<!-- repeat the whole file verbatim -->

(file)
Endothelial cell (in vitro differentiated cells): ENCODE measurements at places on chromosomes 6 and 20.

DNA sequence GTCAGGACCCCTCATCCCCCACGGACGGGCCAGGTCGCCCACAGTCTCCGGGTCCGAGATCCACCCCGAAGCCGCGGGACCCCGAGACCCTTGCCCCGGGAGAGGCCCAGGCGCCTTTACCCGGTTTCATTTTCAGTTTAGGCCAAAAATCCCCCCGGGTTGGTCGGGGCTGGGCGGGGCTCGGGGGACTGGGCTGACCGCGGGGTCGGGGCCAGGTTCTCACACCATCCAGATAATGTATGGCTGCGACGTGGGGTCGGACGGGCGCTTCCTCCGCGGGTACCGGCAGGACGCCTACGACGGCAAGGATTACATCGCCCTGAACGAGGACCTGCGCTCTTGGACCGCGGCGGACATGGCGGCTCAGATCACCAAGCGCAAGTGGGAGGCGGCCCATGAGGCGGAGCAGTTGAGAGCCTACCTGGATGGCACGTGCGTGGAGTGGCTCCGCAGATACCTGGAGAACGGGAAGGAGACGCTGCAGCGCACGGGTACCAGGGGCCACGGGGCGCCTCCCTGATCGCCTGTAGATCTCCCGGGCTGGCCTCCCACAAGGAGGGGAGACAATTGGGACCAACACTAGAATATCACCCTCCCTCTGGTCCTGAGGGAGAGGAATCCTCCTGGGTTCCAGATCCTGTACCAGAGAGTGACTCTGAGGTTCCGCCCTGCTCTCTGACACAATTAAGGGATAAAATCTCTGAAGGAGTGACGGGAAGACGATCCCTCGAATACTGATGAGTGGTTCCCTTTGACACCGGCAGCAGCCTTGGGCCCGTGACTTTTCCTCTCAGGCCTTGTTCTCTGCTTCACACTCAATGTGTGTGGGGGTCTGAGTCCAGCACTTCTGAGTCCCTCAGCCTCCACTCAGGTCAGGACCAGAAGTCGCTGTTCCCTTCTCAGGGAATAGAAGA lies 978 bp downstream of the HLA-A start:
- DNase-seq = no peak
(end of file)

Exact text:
Endothelial cell (in vitro differentiated cells): ENCODE measurements at places on chromosomes 6 and 20.

DNA sequence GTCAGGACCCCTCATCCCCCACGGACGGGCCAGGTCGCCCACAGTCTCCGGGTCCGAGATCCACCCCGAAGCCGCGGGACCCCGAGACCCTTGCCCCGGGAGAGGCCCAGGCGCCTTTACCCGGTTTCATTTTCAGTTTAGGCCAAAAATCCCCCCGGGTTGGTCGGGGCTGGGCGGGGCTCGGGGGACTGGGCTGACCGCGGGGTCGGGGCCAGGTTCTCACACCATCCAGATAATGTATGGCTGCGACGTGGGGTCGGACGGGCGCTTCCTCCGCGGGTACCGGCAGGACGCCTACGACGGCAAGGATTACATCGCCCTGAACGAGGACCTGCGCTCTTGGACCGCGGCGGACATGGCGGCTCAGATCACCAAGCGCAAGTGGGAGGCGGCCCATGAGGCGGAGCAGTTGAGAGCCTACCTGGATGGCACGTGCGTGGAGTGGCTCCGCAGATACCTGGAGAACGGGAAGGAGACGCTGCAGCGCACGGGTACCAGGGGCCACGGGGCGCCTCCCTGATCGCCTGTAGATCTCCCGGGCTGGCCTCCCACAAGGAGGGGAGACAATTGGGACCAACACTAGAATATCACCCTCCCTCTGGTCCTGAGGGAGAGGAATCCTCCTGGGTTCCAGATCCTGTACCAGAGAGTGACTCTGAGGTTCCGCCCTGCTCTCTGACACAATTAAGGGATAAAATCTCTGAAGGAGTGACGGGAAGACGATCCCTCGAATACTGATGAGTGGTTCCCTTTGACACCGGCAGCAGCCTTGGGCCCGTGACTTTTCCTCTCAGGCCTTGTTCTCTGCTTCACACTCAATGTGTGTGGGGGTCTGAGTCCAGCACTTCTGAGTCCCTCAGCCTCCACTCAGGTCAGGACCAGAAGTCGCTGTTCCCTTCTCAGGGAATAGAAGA lies 978 bp downstream of the HLA-A start:
- DNase-seq = no peak